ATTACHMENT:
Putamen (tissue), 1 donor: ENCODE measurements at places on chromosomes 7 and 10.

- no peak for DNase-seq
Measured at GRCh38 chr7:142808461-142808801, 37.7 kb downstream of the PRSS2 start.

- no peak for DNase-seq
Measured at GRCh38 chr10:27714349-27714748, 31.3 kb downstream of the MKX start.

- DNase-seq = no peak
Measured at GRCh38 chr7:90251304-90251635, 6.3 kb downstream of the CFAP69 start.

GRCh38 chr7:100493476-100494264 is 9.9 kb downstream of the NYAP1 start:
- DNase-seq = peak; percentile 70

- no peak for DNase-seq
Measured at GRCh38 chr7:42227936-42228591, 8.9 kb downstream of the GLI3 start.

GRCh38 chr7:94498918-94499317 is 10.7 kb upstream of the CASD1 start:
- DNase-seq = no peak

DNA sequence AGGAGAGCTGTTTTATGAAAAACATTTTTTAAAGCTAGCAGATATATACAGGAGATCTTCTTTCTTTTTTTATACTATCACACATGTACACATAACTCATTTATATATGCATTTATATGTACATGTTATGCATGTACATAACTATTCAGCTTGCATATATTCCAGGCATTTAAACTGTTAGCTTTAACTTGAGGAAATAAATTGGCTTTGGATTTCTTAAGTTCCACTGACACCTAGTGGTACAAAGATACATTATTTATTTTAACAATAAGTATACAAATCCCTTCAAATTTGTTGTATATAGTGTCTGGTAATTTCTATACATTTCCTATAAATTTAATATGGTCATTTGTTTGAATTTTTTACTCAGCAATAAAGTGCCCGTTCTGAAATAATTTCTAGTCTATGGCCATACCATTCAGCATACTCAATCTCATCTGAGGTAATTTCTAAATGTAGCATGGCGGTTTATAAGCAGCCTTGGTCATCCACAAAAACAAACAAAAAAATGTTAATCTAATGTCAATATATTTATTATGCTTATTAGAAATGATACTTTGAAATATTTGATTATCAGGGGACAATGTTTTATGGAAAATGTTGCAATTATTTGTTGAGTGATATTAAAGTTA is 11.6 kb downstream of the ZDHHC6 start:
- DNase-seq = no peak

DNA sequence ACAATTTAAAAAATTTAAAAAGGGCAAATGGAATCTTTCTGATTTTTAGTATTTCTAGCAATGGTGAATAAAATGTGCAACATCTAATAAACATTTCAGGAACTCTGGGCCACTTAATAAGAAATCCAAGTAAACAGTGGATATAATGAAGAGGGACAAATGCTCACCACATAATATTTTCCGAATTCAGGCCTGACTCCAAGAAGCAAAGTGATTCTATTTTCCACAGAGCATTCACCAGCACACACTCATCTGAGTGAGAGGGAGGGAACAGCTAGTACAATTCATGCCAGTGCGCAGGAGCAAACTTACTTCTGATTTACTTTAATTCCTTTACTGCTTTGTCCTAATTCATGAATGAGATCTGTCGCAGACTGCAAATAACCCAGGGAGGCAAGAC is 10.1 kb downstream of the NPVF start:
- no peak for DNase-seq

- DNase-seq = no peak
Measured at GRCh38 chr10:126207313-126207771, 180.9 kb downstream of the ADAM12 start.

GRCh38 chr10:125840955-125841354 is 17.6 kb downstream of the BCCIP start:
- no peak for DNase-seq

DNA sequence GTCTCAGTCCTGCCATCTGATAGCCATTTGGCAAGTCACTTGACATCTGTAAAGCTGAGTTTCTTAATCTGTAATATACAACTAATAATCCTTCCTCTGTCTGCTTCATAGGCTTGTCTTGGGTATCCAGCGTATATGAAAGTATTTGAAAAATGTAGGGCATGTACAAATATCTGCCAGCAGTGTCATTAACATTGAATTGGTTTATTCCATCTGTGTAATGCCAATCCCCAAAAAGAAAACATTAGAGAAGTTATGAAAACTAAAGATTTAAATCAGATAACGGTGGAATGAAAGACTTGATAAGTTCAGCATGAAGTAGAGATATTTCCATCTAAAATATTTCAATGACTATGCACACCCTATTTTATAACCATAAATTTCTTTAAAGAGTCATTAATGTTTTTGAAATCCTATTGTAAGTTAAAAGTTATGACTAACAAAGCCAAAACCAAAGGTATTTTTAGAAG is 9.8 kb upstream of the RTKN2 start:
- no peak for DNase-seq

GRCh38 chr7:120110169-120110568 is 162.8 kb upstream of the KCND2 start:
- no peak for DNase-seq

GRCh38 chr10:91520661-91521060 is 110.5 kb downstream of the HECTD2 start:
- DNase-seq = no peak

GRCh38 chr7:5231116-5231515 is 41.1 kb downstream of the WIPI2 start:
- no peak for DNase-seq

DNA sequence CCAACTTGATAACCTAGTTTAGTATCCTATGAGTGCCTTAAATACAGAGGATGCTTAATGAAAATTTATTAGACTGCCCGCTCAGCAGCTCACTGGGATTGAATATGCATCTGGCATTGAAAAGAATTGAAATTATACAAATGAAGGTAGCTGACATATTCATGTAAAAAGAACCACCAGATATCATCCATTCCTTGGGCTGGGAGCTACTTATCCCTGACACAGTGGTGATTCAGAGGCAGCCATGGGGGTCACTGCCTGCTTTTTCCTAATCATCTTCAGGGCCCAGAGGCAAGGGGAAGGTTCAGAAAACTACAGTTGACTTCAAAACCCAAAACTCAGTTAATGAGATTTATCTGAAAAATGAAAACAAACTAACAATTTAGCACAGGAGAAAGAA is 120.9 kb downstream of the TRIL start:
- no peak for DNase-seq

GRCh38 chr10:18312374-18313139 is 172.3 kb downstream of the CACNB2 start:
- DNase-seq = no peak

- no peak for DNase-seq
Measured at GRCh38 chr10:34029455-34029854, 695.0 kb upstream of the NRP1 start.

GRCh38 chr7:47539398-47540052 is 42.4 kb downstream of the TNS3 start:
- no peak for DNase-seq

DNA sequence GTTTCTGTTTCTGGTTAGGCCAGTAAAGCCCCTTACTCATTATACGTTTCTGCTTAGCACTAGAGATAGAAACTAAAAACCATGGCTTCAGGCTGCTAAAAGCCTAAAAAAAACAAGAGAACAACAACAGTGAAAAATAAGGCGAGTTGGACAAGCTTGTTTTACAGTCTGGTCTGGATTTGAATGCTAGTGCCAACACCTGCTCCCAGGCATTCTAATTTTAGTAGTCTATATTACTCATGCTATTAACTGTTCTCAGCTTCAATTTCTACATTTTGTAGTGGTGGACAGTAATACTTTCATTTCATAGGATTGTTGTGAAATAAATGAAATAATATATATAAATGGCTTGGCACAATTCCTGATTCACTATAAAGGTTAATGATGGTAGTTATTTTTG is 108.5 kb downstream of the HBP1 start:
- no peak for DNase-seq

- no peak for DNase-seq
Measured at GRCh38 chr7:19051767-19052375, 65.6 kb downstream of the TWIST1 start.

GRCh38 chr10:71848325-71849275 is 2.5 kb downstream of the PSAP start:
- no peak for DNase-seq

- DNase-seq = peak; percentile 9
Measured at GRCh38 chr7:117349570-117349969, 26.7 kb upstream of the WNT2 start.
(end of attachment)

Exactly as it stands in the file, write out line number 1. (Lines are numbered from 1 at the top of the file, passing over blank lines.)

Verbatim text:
Putamen (tissue), 1 donor: ENCODE measurements at places on chromosomes 7 and 10.